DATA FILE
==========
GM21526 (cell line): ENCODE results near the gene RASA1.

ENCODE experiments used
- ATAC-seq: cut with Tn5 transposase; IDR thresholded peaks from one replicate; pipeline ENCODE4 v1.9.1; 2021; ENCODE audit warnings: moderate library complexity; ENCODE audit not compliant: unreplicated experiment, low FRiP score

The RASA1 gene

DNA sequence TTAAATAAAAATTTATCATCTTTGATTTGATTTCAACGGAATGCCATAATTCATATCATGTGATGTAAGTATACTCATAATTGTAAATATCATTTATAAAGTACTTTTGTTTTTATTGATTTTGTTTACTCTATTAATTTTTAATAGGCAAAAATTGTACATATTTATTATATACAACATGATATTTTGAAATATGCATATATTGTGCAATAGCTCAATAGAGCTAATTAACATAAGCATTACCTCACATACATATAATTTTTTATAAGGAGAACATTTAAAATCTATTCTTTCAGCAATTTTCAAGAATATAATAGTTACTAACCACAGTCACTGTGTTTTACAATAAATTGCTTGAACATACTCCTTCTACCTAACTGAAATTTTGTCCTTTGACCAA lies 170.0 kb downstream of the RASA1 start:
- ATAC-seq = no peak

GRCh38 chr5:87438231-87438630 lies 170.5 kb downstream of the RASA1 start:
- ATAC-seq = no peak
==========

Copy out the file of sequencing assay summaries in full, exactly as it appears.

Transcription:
GM21526 (cell line): ENCODE results near the gene RASA1.

ENCODE experiments used
- ATAC-seq: cut with Tn5 transposase; IDR thresholded peaks from one replicate; pipeline ENCODE4 v1.9.1; 2021; ENCODE audit warnings: moderate library complexity; ENCODE audit not compliant: unreplicated experiment, low FRiP score

The RASA1 gene

DNA sequence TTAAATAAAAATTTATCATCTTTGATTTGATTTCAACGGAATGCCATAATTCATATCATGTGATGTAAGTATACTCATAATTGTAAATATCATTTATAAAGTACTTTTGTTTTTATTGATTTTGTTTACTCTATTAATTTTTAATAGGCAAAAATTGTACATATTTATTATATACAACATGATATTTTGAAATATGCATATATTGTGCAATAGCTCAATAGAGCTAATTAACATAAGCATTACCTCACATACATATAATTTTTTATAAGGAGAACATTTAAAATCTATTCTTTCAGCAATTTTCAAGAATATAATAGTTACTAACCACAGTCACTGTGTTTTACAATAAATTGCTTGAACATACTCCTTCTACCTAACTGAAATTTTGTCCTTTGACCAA lies 170.0 kb downstream of the RASA1 start:
- ATAC-seq = no peak

GRCh38 chr5:87438231-87438630 lies 170.5 kb downstream of the RASA1 start:
- ATAC-seq = no peak